Let us make in-depth study of the structure of securities market in India.

Industrial Securities Market:

The Industrial securities market refers to the market for shares and bonds of the existing companies, as well as those of new companies.

This market is further divided into New Issue Market (NIM) and Old Issue Market. The New Issue Market is also called Primary Market. Likewise, the Old Issue Market is also called Secondary Market or Stock Exchange.

Table: The Structure of Securities MarketHowever, it is important to emphasize that the New Issue Market and Stock Exchange are inter-linked and work in conjunction with each other. Although they differ from each other in the sense that the New Issue Market deals with ‘new securities’ issued for the first time to the public and Stock Exchange deals with those securities which have already been issued once to the public.

(i) Primary Market:

The primary market is concerned with the floatation of new issues of shares or bonds. The firms floating new issues to raise funds may be new companies or existing companies planning expansions. The Merchant Banking Division of a commercial bank is asked by the company to advise on the viability Of floatation of an issue before an issue is actually floated in the market.


The stock issuing company also approaches the institutional underwriters like LIC, UTI, ICICI and IDBI, to ensure the marketability of an issue. The underwriters like LIC and UTI purchase securities from the New Issue Market to hold these in their own asset portfolio.

In Indian capital market, there are two main ways of floating new issues:

(a) Public issues, and


(b) Rights issues.

(a) Public Issues:

The most popular method for floating securities in the New Issue Market is through a legal document called the “Prospectus”. It is an open invitation to the public to subscribe to the issue at par or at premium.

(b) Right Issues:


This method of the sale of stock is normally used by existing companies whose shares are already listed in the Stock Exchange. Right issue represents an invitation to the existing shareholders to subscribe to a part or the whole of the new issue in a fixed proportion to their shareholding.

Resource mobilisation through primary market by Indian corporate companies is shown in Table 40.2 for the years 2007-08 to 2010-11. The primary capital market progressed significantly in 2009-10 and 2010 -11 after the setback in 2008-09. The amounts of funds raised and the number of new issues which entered the primary market increased in 2009-10 and 2010-11.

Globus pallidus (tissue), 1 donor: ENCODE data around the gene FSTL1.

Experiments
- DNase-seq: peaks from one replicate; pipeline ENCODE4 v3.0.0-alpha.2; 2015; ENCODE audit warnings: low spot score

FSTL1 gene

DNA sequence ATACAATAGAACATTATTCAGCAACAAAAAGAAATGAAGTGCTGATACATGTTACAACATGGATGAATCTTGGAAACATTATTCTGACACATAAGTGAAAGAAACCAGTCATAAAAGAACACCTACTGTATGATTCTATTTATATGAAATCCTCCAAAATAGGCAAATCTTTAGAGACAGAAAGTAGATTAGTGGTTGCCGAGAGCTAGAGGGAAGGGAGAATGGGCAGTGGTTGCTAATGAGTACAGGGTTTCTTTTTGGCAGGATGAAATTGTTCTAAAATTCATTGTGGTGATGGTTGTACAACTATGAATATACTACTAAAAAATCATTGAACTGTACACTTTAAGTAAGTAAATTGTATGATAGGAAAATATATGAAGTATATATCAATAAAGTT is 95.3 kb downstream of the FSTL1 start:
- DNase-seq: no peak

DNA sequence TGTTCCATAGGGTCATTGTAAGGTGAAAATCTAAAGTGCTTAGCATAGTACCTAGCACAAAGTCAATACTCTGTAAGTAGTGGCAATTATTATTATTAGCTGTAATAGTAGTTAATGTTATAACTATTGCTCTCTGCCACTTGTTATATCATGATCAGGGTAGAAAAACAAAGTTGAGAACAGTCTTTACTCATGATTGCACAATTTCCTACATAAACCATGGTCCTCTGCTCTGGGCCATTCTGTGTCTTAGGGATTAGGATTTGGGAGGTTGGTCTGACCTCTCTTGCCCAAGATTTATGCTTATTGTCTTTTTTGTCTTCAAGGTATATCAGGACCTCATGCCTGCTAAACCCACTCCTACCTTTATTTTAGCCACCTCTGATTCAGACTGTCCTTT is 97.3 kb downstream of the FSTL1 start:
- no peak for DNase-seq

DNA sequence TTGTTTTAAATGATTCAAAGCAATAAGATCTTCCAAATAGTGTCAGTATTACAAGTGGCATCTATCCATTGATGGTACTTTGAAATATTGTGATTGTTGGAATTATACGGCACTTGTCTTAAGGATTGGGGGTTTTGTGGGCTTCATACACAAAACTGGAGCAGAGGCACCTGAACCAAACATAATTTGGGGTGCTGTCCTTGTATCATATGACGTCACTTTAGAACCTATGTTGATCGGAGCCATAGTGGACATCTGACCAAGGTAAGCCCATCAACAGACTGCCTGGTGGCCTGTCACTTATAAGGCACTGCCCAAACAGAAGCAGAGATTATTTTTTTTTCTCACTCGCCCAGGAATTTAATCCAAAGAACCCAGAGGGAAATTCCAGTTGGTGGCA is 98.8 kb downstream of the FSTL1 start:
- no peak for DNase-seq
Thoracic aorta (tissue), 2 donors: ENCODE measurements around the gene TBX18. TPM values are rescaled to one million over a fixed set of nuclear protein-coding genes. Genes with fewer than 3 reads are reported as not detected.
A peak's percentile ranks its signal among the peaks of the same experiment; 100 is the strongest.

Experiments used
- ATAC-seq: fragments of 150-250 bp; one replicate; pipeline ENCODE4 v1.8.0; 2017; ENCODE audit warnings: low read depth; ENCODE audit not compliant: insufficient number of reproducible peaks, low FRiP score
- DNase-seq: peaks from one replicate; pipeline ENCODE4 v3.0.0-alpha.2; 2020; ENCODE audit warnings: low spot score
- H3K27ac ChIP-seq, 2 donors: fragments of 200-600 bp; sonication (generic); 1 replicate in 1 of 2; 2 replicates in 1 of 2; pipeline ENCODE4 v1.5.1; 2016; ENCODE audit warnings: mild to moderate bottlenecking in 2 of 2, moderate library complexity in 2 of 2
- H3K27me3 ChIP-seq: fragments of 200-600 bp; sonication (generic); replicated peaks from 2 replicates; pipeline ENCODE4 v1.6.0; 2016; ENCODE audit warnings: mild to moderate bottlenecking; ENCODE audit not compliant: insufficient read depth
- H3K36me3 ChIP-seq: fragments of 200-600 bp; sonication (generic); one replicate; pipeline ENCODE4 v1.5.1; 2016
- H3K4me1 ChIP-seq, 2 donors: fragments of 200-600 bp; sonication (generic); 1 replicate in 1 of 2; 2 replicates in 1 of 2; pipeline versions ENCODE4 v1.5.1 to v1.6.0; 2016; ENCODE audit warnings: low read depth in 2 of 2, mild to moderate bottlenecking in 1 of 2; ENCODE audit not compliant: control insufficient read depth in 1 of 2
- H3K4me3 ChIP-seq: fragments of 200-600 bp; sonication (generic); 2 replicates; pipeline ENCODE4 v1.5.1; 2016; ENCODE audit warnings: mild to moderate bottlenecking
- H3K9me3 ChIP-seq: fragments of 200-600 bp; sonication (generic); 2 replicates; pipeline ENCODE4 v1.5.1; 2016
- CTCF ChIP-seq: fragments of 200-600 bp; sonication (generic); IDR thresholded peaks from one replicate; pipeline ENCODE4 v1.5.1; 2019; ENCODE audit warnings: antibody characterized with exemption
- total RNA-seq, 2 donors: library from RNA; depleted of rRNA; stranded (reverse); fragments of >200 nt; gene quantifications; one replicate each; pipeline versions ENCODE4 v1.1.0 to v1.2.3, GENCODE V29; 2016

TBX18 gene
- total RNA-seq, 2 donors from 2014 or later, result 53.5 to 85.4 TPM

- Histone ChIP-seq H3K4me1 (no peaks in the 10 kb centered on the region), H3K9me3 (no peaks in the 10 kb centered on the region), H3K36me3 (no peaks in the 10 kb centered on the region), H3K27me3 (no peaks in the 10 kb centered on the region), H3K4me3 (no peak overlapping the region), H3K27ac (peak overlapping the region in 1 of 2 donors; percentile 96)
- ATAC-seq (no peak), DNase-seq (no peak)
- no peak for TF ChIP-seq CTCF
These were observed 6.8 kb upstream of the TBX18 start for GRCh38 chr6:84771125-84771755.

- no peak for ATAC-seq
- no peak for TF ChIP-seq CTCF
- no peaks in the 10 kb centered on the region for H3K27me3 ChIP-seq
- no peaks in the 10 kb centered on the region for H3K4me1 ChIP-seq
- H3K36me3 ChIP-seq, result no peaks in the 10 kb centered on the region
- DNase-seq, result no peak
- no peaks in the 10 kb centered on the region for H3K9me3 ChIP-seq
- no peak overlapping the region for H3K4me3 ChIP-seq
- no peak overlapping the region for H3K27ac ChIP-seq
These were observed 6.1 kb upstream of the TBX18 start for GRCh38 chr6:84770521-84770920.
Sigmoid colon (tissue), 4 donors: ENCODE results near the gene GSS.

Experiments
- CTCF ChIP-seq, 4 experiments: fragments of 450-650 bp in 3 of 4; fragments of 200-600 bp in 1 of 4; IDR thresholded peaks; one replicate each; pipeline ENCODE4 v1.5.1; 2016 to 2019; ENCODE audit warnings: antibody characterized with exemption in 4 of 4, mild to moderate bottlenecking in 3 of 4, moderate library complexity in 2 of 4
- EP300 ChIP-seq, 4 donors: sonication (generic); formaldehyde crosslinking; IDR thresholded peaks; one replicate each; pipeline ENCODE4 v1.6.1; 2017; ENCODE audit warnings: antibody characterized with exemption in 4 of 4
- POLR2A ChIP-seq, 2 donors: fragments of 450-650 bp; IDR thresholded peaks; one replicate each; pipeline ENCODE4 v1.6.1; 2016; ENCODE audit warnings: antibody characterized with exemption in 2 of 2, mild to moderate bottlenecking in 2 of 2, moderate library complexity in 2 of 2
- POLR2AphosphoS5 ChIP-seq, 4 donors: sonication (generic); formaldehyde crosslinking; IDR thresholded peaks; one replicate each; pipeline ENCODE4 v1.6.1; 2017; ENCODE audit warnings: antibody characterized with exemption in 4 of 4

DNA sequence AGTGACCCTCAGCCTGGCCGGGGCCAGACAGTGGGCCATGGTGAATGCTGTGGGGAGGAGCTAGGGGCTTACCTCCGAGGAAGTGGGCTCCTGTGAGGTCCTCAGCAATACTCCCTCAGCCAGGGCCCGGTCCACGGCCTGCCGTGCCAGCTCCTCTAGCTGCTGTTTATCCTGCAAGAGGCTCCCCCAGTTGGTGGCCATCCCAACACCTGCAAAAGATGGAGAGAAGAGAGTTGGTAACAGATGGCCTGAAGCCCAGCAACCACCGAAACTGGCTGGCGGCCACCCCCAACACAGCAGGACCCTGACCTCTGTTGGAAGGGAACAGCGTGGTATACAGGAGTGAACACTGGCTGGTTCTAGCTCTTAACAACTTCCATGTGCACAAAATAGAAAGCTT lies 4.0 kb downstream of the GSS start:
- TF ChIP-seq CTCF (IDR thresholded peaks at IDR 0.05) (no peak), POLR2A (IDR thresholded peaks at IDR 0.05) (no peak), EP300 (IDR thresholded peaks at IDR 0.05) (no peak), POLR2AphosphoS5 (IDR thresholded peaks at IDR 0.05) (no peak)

The total amount of capital raised through equity issues in 2009-10 was Rs. 46,736 crore as against Rs. 2082 crore in 2008-09. Due to global financial crisis in 2008, the primary capital market received a setback in 2008-09. The number of new issues declined sharply in 2008-09.

Total amount of capital raised through equity issues during 2010-11 was Rs. 48,654 crore. The total number of initial public offerings (IPOs) in 2010-11 was only 55 as against 85 in 2007-08 and 39 in 2009-10. The amount mobilized by IPOs in 2010-11 was Rs. 35,569 as against Rs. 24,696 crore in the whole year 2009-10.

The mean IPO size increased from Rs. 033 crore in 2009-10 to Rs. 671 crore in 2010-11. There was debt issue (i.e. issue of corporate bonds and debentures) to the tune of Rs. 2,500 crore in 2009-10 and Rs. 9,451 crore in 2010-11. There was no debt issue in 2007-2008. As will be seen from Table 40.2 the amount of capital mobilized through private placement in 2010-11 was Rs. 2,18,785 crore as compared to Rs. 2,12,635 crore in 2009-10.

In the financial year 2011-12 resource mobilisation through the primary market was still greater. Rs. 35,611 crore was raised through sale of bonds by the corporate sector (i.e., through debt mode) and Rs. 12,857 crore was raised through issue of equity and Rs. 2,61,282 crore were raised through primary primate placement. In this way the total of Rs. 3,09, 750 crore were raised during financial year 2011-12. During the financial year (up to December 2012-13) resource mobilisation through primary market witnessed an upward movement and a total of Rs. 2, 81,667 crores were raised in the first three quarters of 2012-13 (See Table 40.2).

Table: Resource Mobilization through Primary Market

Initial Public Offer (IPO):

As is seen from Table 40.2, the equity capital may be raised through IPO. IPO or Initial public offer is the first issue of shares by a corporate company to the general public to raise capital for expansion of its business. IPO is followed by a listing of its shares in the stock market. The issue of IPO by the Indian companies and the price of share that is fixed is regulated by SEBI. IPOs may be issued through the “Fixed Price Method” or through the book Building Procedure. In 2007-08 there were 85 IPOs but the number of IPOs declined to 39 only in 2009-10. In 2008-09, when global financial crisis hit the Indian economy, the number of IPOs had declined to only 21.